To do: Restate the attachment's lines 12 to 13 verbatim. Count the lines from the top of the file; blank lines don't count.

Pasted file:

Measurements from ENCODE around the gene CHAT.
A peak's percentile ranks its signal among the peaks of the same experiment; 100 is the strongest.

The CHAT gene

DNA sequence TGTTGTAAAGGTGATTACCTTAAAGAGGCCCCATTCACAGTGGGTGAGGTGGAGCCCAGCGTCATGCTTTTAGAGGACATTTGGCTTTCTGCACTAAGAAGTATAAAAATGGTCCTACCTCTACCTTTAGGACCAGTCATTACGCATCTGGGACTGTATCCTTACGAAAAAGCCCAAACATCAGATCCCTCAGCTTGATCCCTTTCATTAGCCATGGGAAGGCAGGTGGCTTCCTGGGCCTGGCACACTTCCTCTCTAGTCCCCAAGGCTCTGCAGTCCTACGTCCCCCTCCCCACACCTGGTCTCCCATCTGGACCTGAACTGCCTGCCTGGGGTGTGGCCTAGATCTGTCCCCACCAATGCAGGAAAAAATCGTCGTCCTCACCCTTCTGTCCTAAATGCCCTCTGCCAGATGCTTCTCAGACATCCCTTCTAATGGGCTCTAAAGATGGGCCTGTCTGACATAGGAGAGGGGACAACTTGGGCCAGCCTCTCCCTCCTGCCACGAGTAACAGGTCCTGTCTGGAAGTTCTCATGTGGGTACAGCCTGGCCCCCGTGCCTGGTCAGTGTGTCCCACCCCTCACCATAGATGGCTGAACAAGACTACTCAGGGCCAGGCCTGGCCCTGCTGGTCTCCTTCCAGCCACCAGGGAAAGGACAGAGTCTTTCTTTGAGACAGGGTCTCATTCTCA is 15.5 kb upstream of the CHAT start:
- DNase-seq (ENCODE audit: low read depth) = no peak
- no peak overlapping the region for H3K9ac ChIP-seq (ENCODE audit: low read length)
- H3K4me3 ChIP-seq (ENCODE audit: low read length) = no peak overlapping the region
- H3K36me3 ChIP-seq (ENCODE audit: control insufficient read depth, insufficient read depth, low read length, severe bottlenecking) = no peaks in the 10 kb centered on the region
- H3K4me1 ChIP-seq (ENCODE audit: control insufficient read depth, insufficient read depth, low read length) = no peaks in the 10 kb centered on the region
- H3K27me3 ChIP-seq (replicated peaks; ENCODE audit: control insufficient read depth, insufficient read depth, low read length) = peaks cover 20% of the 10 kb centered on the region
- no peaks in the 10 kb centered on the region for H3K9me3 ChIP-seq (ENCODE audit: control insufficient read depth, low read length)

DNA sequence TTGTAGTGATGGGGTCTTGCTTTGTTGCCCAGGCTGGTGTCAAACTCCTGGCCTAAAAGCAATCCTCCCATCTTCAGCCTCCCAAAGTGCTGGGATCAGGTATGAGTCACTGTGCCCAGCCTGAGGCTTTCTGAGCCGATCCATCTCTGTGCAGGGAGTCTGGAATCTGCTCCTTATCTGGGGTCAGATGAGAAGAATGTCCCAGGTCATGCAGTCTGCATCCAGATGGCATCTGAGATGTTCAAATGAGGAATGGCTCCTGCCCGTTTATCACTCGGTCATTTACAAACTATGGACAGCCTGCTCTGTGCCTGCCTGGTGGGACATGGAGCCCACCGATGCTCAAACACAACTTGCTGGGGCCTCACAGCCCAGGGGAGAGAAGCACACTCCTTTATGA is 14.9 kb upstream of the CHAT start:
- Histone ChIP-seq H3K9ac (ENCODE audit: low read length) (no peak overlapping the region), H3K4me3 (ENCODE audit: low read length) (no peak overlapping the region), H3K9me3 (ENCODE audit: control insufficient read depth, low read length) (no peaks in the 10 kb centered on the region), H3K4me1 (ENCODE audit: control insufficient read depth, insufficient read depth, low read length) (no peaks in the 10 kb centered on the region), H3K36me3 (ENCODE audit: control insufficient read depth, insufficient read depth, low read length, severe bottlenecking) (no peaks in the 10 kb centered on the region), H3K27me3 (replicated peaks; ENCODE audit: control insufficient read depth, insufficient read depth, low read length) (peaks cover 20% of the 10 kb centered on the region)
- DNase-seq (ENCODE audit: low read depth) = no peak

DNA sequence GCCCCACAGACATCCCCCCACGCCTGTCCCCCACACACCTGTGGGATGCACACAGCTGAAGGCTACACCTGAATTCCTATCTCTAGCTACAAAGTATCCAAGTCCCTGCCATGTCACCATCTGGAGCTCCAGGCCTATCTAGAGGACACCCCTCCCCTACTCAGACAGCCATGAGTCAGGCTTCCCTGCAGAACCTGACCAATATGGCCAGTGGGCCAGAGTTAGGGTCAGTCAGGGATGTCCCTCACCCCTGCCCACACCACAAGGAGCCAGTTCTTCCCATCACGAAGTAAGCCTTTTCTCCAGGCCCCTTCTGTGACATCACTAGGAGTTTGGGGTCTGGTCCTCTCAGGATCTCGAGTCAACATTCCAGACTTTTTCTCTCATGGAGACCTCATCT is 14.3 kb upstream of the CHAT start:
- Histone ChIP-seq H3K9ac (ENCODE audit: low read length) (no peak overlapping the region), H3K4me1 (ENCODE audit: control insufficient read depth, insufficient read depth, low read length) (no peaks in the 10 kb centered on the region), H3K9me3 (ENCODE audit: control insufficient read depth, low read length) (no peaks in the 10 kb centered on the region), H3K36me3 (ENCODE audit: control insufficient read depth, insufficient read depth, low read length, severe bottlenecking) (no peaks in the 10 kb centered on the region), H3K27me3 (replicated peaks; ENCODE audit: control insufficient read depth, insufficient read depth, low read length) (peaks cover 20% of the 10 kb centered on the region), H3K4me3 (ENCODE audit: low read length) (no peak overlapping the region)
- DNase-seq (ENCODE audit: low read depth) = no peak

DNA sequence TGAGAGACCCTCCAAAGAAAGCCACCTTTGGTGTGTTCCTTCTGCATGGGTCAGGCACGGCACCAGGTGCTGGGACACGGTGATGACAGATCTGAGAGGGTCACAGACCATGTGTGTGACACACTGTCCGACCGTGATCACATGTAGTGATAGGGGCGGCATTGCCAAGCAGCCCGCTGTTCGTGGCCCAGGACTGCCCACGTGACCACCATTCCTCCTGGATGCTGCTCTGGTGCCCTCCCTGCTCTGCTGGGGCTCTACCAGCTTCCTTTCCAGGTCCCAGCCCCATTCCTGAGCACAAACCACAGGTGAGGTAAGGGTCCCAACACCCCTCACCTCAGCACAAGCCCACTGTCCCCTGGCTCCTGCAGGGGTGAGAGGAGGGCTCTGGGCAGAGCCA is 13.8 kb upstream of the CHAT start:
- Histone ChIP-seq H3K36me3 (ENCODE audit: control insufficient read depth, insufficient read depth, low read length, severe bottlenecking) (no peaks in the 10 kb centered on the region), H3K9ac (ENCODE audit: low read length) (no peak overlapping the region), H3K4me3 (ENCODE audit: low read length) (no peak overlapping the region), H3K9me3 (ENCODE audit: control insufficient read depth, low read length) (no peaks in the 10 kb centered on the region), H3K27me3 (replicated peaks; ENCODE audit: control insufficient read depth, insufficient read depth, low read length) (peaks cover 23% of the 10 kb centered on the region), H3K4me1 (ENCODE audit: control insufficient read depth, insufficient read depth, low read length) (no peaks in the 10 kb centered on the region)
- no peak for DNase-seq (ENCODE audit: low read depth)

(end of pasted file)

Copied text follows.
DNA sequence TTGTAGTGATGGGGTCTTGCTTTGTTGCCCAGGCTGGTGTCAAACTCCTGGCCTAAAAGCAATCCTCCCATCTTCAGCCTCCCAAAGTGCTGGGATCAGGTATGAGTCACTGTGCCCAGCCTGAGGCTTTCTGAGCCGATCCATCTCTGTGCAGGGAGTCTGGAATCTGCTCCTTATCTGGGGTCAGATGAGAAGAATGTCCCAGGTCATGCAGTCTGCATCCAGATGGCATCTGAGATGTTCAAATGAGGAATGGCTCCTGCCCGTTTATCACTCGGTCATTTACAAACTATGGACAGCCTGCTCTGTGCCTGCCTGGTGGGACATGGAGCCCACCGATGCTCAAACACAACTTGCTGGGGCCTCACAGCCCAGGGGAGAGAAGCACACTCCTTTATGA is 14.9 kb upstream of the CHAT start:
- Histone ChIP-seq H3K9ac (ENCODE audit: low read length) (no peak overlapping the region), H3K4me3 (ENCODE audit: low read length) (no peak overlapping the region), H3K9me3 (ENCODE audit: control insufficient read depth, low read length) (no peaks in the 10 kb centered on the region), H3K4me1 (ENCODE audit: control insufficient read depth, insufficient read depth, low read length) (no peaks in the 10 kb centered on the region), H3K36me3 (ENCODE audit: control insufficient read depth, insufficient read depth, low read length, severe bottlenecking) (no peaks in the 10 kb centered on the region), H3K27me3 (replicated peaks; ENCODE audit: control insufficient read depth, insufficient read depth, low read length) (peaks cover 20% of the 10 kb centered on the region)